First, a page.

This content is from: Local Insights

Hong Kong

The Securities and Futures Commission (SFC) is reviewing comments from brokers, practitioners and other members of the public on its Draft for a Composite Securities and Futures Bill (Draft Bill) issued in April 1996. The Draft Bill aims to consolidate the present regulatory regime, embodied in not less than 11 Ordinances governing the securities industry, into a single user-friendly composite bill. After reviewing comments and suggestions from the public, the SFC is expected to redraft the Draft Bill and submit it to the Legislative Council for consideration in this legislative session.

The underlying purpose of the Draft Bill is to simplify, standardize and update the securities legislation. However, the Draft Bill also proposes some important changes:

  • SEHK Monopoly and SFC Authority: The present statutory monopoly of the Stock Exchange of Hong Kong Limited (SEHK) will remain intact (Draft Bill, Clause 4.3). However, the Draft Bill proposes that the SFC would be given the power to "authorize a person to provide facilities for the trading of securities, futures contracts or other things" in the public interest (Clause 4.12). In addition, the transactions permitted on the SEHK would be dealings in such securities and "other things approved in writing by the SFC" (Clause 4.4). There has been some controversy with regard to the extent to which this will expand the SFC's power.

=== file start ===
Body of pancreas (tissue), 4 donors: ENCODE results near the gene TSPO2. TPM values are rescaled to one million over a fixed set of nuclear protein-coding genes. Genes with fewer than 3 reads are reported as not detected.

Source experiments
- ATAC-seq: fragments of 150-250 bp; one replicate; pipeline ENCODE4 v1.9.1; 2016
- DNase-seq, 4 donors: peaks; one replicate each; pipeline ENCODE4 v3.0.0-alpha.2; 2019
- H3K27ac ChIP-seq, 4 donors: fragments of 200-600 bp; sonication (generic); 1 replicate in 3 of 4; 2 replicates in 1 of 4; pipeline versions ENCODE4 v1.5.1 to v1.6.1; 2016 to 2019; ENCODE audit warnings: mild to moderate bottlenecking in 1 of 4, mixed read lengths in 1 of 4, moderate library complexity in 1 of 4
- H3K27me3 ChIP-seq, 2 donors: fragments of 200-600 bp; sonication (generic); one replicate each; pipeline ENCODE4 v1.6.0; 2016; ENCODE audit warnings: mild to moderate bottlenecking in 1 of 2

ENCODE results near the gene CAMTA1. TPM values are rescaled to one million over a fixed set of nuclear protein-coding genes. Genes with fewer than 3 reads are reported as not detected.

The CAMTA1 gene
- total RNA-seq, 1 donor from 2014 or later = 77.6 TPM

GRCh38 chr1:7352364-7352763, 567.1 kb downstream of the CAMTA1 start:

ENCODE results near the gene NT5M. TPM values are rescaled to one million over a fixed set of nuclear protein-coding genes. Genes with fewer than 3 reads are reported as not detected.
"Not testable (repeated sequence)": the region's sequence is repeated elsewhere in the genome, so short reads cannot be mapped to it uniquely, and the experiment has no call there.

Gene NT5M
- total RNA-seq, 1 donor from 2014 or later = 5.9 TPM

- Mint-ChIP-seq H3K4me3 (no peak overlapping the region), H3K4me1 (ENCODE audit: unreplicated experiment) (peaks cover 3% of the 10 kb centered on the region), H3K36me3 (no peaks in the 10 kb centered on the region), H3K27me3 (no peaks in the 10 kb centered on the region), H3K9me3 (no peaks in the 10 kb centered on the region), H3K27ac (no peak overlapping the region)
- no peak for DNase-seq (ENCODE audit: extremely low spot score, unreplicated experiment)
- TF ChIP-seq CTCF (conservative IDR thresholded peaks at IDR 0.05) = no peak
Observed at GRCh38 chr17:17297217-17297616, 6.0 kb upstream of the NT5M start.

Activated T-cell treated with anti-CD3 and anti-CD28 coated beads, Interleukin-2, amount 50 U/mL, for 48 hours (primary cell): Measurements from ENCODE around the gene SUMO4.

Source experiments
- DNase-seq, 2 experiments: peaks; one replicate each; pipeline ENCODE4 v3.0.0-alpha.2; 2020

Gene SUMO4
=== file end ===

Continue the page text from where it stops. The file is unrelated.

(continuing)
• Cross-border crime: Because market manipulation activities may take place across jurisdictional boundaries, the Draft Bill would make it clear that any activities which manipulated Hong Kong markets violated Hong Kong law even if they took place elsewhere (Clause 12.6(1)), and that activities in Hong Kong directed at manipulating a market elsewhere also violated Hong Kong law (Clause 12.6(2)).
  • Licence suspensions: At present, a decision by the SFC to revoke or suspend a licence or registration cannot take effect for at least 30 days if an appeal is pending. During this time, investment funds may be at risk from mismanagement. The Draft Bill therefore proposes that the SFC would be empowered to revoke or suspend licences before any appeal, if this is in the interest of the investing public (Clause 3.2(3)(c)).

Anne W Y Chen and Steve S F Woo

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